Materials: Wide range and variety of children's literature that the teacher has selected (books should be different levels, types, and contain different contents), many types of paper, drawing materials, writing materials such as markers, crayons, etc.
1. Introduce the lesson by explaining to the children that expression is important in reading books. "When we talk, we use lots of expression. When we read books, we should also use lots of expression. The way we express words in a sentence can change the meaning of the sentence." Read the sentence She gave me the paper. Now, read the sentence with different expressions such as excited, mad, bored, sad, etc. "The expression we use when we read depends on what the sentence is about, or other sentences that are in the book. When you read, remember to think about what you are reading. If what you have read does not make sense, go back and reread the sentence."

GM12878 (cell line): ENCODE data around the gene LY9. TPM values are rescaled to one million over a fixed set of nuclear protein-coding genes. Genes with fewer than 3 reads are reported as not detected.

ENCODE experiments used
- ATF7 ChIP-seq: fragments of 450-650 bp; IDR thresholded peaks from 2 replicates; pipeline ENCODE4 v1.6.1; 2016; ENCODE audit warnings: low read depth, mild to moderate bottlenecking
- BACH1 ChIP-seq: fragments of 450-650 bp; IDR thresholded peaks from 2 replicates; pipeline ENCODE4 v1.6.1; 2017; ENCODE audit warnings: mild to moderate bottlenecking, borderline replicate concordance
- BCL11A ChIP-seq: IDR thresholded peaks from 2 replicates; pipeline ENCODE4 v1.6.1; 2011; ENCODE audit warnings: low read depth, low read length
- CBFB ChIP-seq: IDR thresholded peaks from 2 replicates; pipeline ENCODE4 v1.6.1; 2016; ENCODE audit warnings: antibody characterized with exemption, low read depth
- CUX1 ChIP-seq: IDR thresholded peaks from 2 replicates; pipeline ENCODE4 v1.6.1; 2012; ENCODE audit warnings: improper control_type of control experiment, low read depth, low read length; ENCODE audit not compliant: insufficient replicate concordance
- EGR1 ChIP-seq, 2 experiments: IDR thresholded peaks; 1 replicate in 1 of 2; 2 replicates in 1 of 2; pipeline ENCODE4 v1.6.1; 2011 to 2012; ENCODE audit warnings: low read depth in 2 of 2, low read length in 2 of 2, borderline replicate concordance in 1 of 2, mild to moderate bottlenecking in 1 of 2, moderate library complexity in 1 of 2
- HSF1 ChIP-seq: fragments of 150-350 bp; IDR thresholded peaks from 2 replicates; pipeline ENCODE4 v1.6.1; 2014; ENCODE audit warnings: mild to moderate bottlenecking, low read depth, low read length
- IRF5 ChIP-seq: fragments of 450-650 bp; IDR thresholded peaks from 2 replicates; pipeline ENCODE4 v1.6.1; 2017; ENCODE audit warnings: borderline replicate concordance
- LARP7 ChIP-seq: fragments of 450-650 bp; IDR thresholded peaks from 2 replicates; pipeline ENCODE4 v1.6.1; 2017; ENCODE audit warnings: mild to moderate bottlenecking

2. Call on children and give the sentence He made me do it. Assign children with an expression such as mad, upset, happy, surprised, etc. Have each child read the sentence with their assigned expression.
3. Each child will choose a book he or she can read that is on their reading level and they will read the book silently. Using materials given to them, the children will draw a picture of the emotions expressed in what they have read.
4. Children will share pictures describing the emotions from the book. The children will then practice reading their book to a friend, focusing on reading with expression. Encourage friends to show their feelings and emotions.
5. Each child will read their book to the teacher, focusing on expression. For assessment, the teacher will give each child a sentence to read that is on their reading level. While the child is reading, the teacher will document all expressions made by the child.
Reference: Eldredge, J. Lloyd. Teaching Decoding in Holistic Classrooms. Prentice Hall, Inc. 1995, pg. 19-20.
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